Every so often a farmer wants to compare the soil test results from two separate labs. A sample is collected from a few spots in the field, mixed in a bucket, and then a portion of the soil is sent to two different labs for comparison. When samples a re split between labs in this manner, there is already some error built in so that the results will likely be quite different.
The Clemson University Agricultural Service Lab is annually involved with a regional soil exchange involving approximately 7 state supported labs and 5 privately owned labs. Before the samples are distributed to all these labs for analysis, the bulk s ample is first completely air dried to insure thorough mixing, run through a grinder that will completely break up the clods and sieve out any rocks or organic debris, and then it is mixed in a large container for several minutes. When the individual sam ples are removed, care is taken that there is no settling of the larger soil particles in the container. Then a number of samples are removed and analyzed by one lab to ensure that the mixing was thorough. All these steps are taken to be sure that the s ample is as thoroughly mixed and uniform as possible. These procedures are a far cry from simply taking two portions from a soil mixed in a bucket. Mixing soil that is moist or too dry is difficult and studies have shown that samples split in this manne r will be significantly different even when measured by the same lab.
After the exchange samples are analyzed by the various laboratories, the results are grouped by the type of soil extractant used for a proper comparison (there are currently three used in the Southeast). Even the results from samples extracted by labo ratories which use the same extractant solution will usually differ by a few pounds-per-acre due to differences in methodology. This is a normal and expected occurrence which you can see on the following table.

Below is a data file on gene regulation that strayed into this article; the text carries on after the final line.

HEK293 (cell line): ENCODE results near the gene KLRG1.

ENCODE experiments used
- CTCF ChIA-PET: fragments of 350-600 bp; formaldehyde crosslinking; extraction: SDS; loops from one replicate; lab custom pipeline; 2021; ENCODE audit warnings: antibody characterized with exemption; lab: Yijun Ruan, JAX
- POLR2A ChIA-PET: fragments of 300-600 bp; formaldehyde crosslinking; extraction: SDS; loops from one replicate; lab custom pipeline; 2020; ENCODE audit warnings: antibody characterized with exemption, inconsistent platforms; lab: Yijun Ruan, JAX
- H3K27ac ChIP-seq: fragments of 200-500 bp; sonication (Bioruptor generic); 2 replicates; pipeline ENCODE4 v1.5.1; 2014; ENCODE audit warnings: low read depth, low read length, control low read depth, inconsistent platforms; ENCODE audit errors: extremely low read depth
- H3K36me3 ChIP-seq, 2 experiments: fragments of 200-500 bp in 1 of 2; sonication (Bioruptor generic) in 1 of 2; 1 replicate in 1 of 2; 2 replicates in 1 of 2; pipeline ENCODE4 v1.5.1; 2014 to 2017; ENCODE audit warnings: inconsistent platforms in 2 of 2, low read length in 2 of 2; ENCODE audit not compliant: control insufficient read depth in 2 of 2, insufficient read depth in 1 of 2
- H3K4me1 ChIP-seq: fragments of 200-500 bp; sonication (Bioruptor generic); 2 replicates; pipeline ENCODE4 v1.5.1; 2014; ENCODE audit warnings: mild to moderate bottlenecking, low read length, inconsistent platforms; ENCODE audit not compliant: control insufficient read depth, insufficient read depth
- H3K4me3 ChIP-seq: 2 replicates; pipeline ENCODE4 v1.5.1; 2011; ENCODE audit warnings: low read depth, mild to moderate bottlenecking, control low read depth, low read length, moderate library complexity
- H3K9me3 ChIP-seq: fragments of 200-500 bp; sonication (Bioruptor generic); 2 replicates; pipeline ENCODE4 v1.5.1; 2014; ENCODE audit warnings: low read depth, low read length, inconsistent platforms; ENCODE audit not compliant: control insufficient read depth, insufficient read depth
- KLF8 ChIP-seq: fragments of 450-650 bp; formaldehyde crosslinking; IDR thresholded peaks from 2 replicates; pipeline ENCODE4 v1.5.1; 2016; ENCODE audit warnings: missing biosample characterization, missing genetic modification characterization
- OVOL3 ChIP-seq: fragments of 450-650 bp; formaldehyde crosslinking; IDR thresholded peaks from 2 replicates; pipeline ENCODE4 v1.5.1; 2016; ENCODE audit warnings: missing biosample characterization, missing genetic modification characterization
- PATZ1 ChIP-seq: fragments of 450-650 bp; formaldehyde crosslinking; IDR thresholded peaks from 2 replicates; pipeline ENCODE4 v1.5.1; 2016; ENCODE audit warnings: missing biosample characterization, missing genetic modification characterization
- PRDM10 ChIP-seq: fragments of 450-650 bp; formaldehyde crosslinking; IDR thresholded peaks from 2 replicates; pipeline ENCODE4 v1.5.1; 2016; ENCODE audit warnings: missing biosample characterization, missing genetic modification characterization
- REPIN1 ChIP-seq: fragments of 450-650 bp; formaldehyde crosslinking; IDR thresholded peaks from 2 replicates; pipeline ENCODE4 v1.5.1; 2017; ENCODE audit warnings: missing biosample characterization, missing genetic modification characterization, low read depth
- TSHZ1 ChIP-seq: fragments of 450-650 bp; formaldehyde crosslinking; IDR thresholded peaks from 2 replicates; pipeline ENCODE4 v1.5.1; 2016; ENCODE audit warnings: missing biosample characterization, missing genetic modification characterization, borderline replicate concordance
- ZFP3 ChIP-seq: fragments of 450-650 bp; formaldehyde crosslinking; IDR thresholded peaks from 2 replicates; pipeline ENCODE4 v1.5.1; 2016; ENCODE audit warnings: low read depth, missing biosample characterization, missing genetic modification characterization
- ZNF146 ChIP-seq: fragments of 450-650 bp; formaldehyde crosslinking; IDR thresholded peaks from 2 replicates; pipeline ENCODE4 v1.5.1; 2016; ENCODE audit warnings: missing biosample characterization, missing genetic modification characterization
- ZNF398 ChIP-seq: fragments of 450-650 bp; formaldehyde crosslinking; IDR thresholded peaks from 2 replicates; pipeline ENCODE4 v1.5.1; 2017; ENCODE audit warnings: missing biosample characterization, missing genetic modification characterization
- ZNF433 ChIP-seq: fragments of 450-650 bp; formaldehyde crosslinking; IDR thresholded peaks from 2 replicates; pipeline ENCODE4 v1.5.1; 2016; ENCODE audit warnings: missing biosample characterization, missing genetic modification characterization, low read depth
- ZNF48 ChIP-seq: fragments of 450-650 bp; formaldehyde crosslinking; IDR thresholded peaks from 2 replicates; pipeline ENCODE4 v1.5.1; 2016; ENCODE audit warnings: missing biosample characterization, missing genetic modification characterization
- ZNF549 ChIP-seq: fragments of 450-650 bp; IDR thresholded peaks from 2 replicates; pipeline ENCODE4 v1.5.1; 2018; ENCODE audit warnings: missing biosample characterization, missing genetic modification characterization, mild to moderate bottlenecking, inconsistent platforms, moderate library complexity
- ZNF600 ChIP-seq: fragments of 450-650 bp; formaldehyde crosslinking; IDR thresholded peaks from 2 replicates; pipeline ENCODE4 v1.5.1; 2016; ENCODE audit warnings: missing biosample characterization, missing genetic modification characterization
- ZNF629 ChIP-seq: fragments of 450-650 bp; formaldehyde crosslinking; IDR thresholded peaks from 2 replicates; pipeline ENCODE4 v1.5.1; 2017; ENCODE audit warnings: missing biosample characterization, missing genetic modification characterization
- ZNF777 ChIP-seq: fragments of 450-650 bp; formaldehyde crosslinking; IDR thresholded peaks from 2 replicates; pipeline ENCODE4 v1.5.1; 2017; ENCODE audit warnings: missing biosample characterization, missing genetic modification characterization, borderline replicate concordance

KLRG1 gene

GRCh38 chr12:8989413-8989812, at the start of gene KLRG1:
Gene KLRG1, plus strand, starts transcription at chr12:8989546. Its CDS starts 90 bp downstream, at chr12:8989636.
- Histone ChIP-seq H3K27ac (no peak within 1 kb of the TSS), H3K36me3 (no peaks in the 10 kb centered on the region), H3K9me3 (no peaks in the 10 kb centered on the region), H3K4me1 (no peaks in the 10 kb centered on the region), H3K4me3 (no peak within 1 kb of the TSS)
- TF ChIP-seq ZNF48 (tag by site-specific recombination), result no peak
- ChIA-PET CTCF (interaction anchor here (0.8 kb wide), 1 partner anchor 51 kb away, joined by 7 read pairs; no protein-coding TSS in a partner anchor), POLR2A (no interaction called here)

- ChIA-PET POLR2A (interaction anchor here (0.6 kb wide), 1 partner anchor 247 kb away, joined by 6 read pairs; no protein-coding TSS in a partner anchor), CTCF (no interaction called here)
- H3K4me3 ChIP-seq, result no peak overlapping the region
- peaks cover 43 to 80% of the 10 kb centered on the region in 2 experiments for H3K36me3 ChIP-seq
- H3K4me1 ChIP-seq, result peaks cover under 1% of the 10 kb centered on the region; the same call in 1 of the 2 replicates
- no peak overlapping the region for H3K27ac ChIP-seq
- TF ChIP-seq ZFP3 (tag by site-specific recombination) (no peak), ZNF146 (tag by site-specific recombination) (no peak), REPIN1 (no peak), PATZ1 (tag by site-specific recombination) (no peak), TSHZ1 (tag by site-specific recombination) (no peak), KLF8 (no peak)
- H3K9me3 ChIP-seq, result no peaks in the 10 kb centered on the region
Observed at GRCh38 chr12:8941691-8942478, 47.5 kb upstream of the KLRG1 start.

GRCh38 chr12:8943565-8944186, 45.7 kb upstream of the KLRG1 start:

|Sample #||Lab A||Lab B||Lab C||Clemson||Lab D||Lab E||Average|
The rating system which indicates if an extracted level of a nutrient is high, medium or low will differ from lab to lab. Even if two labs extract the same amount of a nutrient using the same extractant, one lab may call that amount medium while anoth er lab will indicate that it is a high level for that nutrient.
The fertilizer recommendations may also vary for each lab. The recommendations are ideally derived from Experiment Station data specific for a particular region's climate and soils. Some labs will use data from adjacent states if they don't have data from their own Experiment Station for a particular crop. Some private labs use data from universities.
So, if a farmer gets results back from two separate labs, they may differ because the sample sent to the labs were not mixed properly, the labs may be using different extractants, they may be using a different rating system for the nutrient levels, or they may be following different guidelines for their recommendations. Ultimately, with only two sets of results for comparison, it is extremely difficult to say which is best to follow. Many farmers will choose the lab results that show what they would like to see even though it may not be the most correct for their situation. It is best to stick with one laboratory and develop a long term relationship with their services as many have done with Clemson's Lab. If you have any questions about a sample, the labs will be happy to re-test the sample.
See also "Can Clemson University's fertilizer recommendations be used with the analytical results from other soil testing laboratories?"